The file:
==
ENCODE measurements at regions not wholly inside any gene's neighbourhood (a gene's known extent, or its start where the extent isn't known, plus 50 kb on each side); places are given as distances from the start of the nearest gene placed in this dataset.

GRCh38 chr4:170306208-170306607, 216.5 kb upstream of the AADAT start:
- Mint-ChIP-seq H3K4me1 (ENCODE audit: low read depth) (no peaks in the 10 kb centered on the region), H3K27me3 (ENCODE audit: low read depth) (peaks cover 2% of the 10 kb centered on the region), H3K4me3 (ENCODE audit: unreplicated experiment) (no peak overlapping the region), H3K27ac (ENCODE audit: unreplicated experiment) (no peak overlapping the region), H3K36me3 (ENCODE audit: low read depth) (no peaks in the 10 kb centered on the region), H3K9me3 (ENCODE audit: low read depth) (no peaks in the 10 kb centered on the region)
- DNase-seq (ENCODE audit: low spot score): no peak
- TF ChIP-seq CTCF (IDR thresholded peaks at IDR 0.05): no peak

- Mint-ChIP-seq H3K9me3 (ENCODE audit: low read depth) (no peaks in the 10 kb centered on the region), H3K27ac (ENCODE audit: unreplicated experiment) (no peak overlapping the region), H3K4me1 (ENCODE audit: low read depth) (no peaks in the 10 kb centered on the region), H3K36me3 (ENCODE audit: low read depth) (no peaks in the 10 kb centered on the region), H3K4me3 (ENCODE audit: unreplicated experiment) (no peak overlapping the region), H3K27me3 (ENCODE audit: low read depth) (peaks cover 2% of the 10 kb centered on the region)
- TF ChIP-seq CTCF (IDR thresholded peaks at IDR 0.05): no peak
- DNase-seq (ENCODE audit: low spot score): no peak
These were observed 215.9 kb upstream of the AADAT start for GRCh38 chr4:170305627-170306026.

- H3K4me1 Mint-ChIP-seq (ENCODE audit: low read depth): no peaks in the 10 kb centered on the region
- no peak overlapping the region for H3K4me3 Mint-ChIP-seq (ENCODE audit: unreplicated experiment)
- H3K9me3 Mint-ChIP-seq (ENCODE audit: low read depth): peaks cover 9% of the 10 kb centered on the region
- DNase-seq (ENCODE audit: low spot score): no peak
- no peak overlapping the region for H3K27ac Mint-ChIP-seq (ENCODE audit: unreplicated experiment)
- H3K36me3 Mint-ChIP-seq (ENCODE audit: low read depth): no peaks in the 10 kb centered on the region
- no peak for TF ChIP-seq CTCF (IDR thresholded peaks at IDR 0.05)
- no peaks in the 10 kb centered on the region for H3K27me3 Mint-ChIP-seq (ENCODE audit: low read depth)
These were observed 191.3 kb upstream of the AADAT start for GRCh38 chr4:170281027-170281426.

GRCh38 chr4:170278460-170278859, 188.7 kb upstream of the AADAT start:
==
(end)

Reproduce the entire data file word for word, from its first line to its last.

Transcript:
ENCODE measurements at regions not wholly inside any gene's neighbourhood (a gene's known extent, or its start where the extent isn't known, plus 50 kb on each side); places are given as distances from the start of the nearest gene placed in this dataset.

GRCh38 chr4:170306208-170306607, 216.5 kb upstream of the AADAT start:
- Mint-ChIP-seq H3K4me1 (ENCODE audit: low read depth) (no peaks in the 10 kb centered on the region), H3K27me3 (ENCODE audit: low read depth) (peaks cover 2% of the 10 kb centered on the region), H3K4me3 (ENCODE audit: unreplicated experiment) (no peak overlapping the region), H3K27ac (ENCODE audit: unreplicated experiment) (no peak overlapping the region), H3K36me3 (ENCODE audit: low read depth) (no peaks in the 10 kb centered on the region), H3K9me3 (ENCODE audit: low read depth) (no peaks in the 10 kb centered on the region)
- DNase-seq (ENCODE audit: low spot score): no peak
- TF ChIP-seq CTCF (IDR thresholded peaks at IDR 0.05): no peak

- Mint-ChIP-seq H3K9me3 (ENCODE audit: low read depth) (no peaks in the 10 kb centered on the region), H3K27ac (ENCODE audit: unreplicated experiment) (no peak overlapping the region), H3K4me1 (ENCODE audit: low read depth) (no peaks in the 10 kb centered on the region), H3K36me3 (ENCODE audit: low read depth) (no peaks in the 10 kb centered on the region), H3K4me3 (ENCODE audit: unreplicated experiment) (no peak overlapping the region), H3K27me3 (ENCODE audit: low read depth) (peaks cover 2% of the 10 kb centered on the region)
- TF ChIP-seq CTCF (IDR thresholded peaks at IDR 0.05): no peak
- DNase-seq (ENCODE audit: low spot score): no peak
These were observed 215.9 kb upstream of the AADAT start for GRCh38 chr4:170305627-170306026.

- H3K4me1 Mint-ChIP-seq (ENCODE audit: low read depth): no peaks in the 10 kb centered on the region
- no peak overlapping the region for H3K4me3 Mint-ChIP-seq (ENCODE audit: unreplicated experiment)
- H3K9me3 Mint-ChIP-seq (ENCODE audit: low read depth): peaks cover 9% of the 10 kb centered on the region
- DNase-seq (ENCODE audit: low spot score): no peak
- no peak overlapping the region for H3K27ac Mint-ChIP-seq (ENCODE audit: unreplicated experiment)
- H3K36me3 Mint-ChIP-seq (ENCODE audit: low read depth): no peaks in the 10 kb centered on the region
- no peak for TF ChIP-seq CTCF (IDR thresholded peaks at IDR 0.05)
- no peaks in the 10 kb centered on the region for H3K27me3 Mint-ChIP-seq (ENCODE audit: low read depth)
These were observed 191.3 kb upstream of the AADAT start for GRCh38 chr4:170281027-170281426.

GRCh38 chr4:170278460-170278859, 188.7 kb upstream of the AADAT start: